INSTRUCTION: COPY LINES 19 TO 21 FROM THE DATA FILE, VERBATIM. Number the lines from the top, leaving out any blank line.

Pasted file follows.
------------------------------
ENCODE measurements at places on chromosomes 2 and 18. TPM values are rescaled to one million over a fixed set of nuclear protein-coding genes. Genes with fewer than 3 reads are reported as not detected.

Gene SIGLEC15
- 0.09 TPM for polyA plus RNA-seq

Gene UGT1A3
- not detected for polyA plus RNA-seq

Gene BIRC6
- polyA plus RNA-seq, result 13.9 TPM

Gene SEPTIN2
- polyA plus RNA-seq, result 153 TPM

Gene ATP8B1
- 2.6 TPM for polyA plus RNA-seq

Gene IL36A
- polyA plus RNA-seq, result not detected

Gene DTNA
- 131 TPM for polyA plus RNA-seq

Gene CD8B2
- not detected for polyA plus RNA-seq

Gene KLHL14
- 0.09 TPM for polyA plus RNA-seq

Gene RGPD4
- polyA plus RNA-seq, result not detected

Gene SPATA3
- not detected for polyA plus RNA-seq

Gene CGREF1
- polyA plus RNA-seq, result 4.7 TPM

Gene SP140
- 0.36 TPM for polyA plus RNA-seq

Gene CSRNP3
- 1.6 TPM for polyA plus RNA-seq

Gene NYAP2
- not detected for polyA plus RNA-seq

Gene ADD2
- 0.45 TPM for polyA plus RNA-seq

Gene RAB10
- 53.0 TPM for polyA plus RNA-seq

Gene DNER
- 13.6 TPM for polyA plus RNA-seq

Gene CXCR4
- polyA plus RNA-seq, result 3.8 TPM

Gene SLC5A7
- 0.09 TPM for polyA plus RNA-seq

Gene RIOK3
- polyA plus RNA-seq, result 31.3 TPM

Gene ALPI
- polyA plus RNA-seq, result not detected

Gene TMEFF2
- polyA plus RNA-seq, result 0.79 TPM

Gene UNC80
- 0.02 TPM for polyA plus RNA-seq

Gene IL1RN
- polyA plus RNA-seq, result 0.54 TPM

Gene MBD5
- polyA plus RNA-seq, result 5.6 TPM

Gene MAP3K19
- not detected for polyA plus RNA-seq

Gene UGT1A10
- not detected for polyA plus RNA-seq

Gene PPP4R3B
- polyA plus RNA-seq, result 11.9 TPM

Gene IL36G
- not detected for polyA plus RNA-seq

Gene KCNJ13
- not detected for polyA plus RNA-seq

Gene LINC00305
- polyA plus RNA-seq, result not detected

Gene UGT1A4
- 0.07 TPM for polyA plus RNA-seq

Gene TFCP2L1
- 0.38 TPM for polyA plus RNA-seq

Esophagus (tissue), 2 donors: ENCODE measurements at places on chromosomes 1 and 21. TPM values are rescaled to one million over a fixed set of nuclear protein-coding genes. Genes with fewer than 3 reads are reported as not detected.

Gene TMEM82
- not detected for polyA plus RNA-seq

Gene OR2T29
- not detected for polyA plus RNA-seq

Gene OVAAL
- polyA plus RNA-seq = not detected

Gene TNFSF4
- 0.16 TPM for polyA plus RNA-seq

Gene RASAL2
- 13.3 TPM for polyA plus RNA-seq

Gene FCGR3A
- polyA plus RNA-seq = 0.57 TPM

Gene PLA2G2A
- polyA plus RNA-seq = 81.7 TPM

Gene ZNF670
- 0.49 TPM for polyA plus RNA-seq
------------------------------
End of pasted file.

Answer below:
- 0.09 TPM for polyA plus RNA-seq

Gene RGPD4
- polyA plus RNA-seq, result not detected